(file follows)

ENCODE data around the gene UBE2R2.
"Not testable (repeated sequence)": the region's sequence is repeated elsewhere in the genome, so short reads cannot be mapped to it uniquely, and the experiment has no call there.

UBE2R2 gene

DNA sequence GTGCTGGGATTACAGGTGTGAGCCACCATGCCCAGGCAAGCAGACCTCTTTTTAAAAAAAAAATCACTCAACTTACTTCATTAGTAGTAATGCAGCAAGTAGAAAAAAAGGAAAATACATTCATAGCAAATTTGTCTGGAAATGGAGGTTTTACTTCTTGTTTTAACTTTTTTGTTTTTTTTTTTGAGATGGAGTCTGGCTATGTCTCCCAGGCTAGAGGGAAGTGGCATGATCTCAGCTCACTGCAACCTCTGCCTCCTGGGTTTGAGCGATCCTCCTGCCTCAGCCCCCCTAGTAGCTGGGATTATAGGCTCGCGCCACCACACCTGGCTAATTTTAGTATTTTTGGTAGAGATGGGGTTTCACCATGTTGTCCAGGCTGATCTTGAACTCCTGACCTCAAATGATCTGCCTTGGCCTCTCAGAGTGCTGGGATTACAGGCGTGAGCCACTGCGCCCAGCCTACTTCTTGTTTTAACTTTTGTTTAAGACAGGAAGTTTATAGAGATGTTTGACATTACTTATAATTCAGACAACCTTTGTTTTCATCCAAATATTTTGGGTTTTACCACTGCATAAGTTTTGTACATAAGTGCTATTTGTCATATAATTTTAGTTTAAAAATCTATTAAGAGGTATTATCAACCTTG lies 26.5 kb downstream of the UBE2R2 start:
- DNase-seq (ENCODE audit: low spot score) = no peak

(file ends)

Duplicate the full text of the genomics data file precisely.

ENCODE data around the gene UBE2R2.
"Not testable (repeated sequence)": the region's sequence is repeated elsewhere in the genome, so short reads cannot be mapped to it uniquely, and the experiment has no call there.

UBE2R2 gene

DNA sequence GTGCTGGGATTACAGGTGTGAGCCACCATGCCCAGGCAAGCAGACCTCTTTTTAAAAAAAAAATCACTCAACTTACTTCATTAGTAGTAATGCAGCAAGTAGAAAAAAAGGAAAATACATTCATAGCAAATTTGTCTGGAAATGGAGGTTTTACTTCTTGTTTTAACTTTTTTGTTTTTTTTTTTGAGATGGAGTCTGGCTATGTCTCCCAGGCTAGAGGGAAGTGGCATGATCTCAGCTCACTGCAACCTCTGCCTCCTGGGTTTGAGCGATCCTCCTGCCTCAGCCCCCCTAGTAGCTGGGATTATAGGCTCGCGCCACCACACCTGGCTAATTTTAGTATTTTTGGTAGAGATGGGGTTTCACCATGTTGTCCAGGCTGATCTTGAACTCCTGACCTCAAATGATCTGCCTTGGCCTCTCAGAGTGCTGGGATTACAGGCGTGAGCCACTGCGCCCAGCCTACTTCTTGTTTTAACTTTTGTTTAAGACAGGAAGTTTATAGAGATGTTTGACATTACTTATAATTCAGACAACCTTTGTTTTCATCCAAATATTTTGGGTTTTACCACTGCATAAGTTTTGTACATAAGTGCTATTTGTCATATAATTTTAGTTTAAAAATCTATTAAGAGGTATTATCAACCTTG lies 26.5 kb downstream of the UBE2R2 start:
- DNase-seq (ENCODE audit: low spot score) = no peak